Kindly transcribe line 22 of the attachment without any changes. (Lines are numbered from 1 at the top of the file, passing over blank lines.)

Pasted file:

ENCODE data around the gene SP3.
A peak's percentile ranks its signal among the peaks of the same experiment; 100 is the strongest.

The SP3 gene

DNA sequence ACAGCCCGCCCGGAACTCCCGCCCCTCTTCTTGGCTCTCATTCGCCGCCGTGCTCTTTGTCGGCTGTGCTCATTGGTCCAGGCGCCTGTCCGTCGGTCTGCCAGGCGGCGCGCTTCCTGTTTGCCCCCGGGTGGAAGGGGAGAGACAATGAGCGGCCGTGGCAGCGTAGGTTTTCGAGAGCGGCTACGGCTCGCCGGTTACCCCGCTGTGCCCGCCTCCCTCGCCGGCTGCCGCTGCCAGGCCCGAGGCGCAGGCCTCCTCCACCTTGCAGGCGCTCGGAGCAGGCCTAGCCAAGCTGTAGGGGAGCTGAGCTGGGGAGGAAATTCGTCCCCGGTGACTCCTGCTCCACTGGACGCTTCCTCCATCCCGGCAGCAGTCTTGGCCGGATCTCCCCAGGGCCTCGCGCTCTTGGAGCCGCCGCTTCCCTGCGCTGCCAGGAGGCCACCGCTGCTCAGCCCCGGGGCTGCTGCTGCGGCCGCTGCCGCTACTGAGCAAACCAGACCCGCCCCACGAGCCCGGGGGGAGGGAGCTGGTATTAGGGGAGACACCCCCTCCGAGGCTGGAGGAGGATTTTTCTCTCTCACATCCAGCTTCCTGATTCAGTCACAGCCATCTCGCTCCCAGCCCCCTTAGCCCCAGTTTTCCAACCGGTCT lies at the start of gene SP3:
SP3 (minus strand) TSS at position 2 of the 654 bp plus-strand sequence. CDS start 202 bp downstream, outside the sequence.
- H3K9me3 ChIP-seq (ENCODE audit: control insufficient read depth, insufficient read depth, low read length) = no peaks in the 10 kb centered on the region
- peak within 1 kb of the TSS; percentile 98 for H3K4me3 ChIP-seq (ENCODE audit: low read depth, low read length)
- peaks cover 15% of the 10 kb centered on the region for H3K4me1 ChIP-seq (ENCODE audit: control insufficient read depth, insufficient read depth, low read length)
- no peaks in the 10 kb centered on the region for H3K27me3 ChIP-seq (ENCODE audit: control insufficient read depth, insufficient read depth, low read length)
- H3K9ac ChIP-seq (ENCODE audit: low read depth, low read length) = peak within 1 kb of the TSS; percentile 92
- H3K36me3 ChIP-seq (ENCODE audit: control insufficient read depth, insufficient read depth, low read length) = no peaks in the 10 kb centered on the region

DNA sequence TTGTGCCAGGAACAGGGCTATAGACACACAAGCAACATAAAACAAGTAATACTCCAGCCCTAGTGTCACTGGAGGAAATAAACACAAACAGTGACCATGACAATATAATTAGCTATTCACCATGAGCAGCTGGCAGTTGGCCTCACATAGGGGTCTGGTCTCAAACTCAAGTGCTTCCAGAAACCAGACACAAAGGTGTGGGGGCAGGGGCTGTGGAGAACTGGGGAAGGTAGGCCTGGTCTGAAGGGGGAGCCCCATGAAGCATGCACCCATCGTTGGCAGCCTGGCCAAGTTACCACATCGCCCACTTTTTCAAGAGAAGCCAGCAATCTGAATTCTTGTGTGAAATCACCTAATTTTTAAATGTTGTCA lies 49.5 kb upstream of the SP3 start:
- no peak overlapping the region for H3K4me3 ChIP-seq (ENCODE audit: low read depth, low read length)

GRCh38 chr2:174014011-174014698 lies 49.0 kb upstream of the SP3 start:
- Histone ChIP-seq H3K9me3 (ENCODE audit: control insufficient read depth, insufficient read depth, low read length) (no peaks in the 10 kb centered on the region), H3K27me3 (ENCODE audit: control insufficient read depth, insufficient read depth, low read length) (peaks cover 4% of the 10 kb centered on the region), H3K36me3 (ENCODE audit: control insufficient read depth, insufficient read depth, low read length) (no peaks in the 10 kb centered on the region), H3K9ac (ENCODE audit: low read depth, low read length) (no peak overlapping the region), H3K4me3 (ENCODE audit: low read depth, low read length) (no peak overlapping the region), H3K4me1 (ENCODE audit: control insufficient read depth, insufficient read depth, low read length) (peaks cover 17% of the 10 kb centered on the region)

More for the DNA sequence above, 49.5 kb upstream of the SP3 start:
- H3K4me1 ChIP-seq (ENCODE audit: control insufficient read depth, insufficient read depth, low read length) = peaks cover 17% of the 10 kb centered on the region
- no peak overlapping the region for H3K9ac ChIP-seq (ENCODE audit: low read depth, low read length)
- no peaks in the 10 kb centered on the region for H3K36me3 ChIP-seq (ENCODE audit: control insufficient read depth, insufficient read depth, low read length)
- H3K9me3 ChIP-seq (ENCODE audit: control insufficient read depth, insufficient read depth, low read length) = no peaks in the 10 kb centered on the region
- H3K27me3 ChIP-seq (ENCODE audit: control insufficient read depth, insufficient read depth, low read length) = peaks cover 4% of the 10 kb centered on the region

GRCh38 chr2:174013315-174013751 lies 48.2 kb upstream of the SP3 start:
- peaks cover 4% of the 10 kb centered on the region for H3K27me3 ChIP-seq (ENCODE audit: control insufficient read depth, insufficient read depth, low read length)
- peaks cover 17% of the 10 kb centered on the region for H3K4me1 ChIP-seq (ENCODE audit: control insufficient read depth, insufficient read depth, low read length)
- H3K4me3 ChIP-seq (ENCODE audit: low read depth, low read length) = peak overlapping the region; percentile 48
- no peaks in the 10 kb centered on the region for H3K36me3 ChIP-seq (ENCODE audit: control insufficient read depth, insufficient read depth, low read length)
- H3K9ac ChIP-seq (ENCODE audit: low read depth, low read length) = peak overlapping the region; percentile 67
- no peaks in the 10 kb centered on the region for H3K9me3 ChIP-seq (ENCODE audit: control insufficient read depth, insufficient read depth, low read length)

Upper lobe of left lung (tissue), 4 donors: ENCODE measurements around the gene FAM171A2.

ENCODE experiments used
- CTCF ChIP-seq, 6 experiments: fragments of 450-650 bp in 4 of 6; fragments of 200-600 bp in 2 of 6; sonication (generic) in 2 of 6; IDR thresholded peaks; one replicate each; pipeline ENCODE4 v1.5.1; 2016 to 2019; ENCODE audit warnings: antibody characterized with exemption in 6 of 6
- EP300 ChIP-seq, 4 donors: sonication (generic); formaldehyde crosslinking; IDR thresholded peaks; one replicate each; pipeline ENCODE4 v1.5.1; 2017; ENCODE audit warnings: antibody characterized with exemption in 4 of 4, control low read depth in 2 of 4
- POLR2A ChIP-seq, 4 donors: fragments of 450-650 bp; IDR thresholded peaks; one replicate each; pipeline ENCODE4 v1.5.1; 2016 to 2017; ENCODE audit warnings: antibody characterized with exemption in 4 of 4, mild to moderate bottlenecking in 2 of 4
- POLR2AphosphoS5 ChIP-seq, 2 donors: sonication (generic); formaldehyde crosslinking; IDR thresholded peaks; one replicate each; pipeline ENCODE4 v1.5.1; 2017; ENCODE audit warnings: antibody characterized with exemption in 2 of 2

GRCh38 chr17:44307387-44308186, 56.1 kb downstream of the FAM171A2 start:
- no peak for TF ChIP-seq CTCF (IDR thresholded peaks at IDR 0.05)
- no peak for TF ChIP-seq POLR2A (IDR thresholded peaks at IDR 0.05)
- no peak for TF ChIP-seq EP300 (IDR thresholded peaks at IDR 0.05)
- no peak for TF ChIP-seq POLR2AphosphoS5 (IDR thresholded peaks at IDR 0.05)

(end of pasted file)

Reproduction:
GRCh38 chr2:174013315-174013751 lies 48.2 kb upstream of the SP3 start: